C – The Money of Soul and Possibility Control Episode 5
What this is about: Watching all of the anime shows so you don’t have to! For more information about me and my reviews, click here for details on what I am reviewing.
Series Premise: [C]: The Money of Soul and Possibility Control is a weekly televised anime series started in April 2011, an original story aired as part of Fuji TV’s Noitamina animation block. Kimimaro can only dream of a financially-stable life, when he is offered the opportunity by a mysterious trickster to enter the fabled Financial District, mortgaging his future as collateral to compete in tournaments where his very future is on the line.
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ep. tl;dr review: Little win, little effects; big win, big effects.
Episode Summary: Kimimaro talks with Mikuni about the purpose behind the Starling Guild, which is to control the Financial District and mitigate its effects in the real world. By winning or losing by just a tiny amount, the positive and negative effects are tiny. But when the head of a major medical company is bankrupted in a Deal, the number of lives affected are tremendous, until Mikuni steps in to do damage control.
My Impressions: Boy, this show really likes to throw around nonsensical financial terms in English a whole lot, doesn’t it? If you’re here for a lesson in economics, then you are being sadly misled, because it’s all nonsense. Instead, you have the Entres yelling out “attack words” while their Pokemon monsters go about their dirty deeds.
While the Deal battles may be visually interesting, it’s all just gobblety-gook that are about as ridiculous as your average kiddie toy game battle, no different from, say, Digimon or Bakugan. The rules of the battle (as in the types of attacks, etc) are never really detailed or explained, and I don’t really care. That’s not where the real interest in this series lies.
Instead, it’s all about the back-room deals and machinations, as the Starling Guild tries to quietly take over the Financial District through numbers. Although I don’t really see them facing any concerted opposition, other than the omnipresent danger of basic human greed. Kinda lost in the bigger picture of the Starling Guild is Kimimaro himself, who is the focus of the episode but plot-wise gets relegated to pawn status. Given that he is the most junior of junior Entres, I really wonder what he could do, anyway. Mikuni definitely sees something in him, though, as he non-chalantly refers to him as his ‘pet project’. There’s something in Kimimaro’s past (related to his father, no doubt) that makes him a much more important cog than he realizes.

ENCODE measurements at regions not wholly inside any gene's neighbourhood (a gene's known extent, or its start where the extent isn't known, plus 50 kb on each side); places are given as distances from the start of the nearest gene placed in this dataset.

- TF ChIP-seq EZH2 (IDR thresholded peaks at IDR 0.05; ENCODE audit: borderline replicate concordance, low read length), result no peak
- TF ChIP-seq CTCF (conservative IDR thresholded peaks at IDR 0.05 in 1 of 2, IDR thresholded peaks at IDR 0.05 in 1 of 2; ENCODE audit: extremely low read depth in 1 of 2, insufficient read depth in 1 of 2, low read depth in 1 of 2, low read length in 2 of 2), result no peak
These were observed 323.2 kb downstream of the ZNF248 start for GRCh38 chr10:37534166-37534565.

And once again, Kimimaro’s real life in the real world gets the short-shrift in this episode as well. We really are not getting any serious exploration about his newfound wealth and status are changing him. Bah.
- My earlier reviews:
- Info resources:
- If you like this series, then you might also like: Eden of the East or Gankutsuou.
Sampling of Online Reviews:
- “I have an inkling this story is setting itself to be darker than I first expected it to be. I find it hard to take C by face value, and it feels like we’re in for something deeper and probably more evil. When the professor mentions that his wife has left him, that was another huge blow. As if him losing his children weren’t enough, he loses his wife was well. It becomes more and more apparent that things will probably just get worse from here.” – Hachimitsu
- “This episode went in even more detail of how the financial district influences the real world and the effects it has, ranging from big companies to random individuals. The previous episode had that too, but this episode gave these topics the depth they needed to be actually quite interesting rather than shallow. In that way, it actually made good use of its characters by using the lead characters’ worries.” – Star Crossed Anime Blog
- “Honestly speaking, there isn’t really too much new information revealed in this episode, which makes a good chunk of the episode rather redundant in some ways.” – Emory Anime Club
- “I know I rag on about these Deals an awful lot, but they make up a significant proportion of the show and they’re as utterly baffling as on day 1 as they are now. Again, it’s the same old problem of the fights not having any meaning. A disembodied voice proclaims OPEN DEAL, lots of flashy lights occur, and at the end someone is proclaimed to be the winner.” – The Cart Driver